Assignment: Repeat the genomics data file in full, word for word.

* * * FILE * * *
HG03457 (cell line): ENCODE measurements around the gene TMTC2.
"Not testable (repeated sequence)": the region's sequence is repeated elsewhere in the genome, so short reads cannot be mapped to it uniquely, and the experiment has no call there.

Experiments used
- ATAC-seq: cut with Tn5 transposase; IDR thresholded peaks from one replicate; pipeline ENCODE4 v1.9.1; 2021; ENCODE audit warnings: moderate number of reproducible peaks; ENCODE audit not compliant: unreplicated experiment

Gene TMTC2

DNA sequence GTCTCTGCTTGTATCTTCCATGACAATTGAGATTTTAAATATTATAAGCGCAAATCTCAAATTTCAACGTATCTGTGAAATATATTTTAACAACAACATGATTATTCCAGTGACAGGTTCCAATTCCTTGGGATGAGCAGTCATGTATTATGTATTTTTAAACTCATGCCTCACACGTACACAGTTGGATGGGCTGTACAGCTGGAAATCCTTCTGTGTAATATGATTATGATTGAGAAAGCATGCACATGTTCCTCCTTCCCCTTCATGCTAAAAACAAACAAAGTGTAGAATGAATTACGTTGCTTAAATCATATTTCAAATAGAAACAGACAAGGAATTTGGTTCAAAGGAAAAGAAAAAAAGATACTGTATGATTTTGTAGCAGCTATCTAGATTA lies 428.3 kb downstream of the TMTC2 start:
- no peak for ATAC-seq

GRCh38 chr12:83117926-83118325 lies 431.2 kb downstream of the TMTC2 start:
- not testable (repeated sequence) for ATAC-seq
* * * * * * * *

HG03457 (cell line): ENCODE measurements around the gene TMTC2.
"Not testable (repeated sequence)": the region's sequence is repeated elsewhere in the genome, so short reads cannot be mapped to it uniquely, and the experiment has no call there.

Experiments used
- ATAC-seq: cut with Tn5 transposase; IDR thresholded peaks from one replicate; pipeline ENCODE4 v1.9.1; 2021; ENCODE audit warnings: moderate number of reproducible peaks; ENCODE audit not compliant: unreplicated experiment

Gene TMTC2

DNA sequence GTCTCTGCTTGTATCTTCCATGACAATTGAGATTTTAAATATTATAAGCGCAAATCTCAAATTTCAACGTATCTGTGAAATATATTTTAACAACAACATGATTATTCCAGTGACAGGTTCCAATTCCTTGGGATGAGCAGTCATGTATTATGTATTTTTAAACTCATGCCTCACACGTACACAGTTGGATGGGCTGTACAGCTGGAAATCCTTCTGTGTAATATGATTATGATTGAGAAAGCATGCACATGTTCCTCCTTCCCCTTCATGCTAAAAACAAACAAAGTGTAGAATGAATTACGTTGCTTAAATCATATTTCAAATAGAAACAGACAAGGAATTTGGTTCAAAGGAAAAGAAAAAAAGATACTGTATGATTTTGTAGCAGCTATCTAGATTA lies 428.3 kb downstream of the TMTC2 start:
- no peak for ATAC-seq

GRCh38 chr12:83117926-83118325 lies 431.2 kb downstream of the TMTC2 start:
- not testable (repeated sequence) for ATAC-seq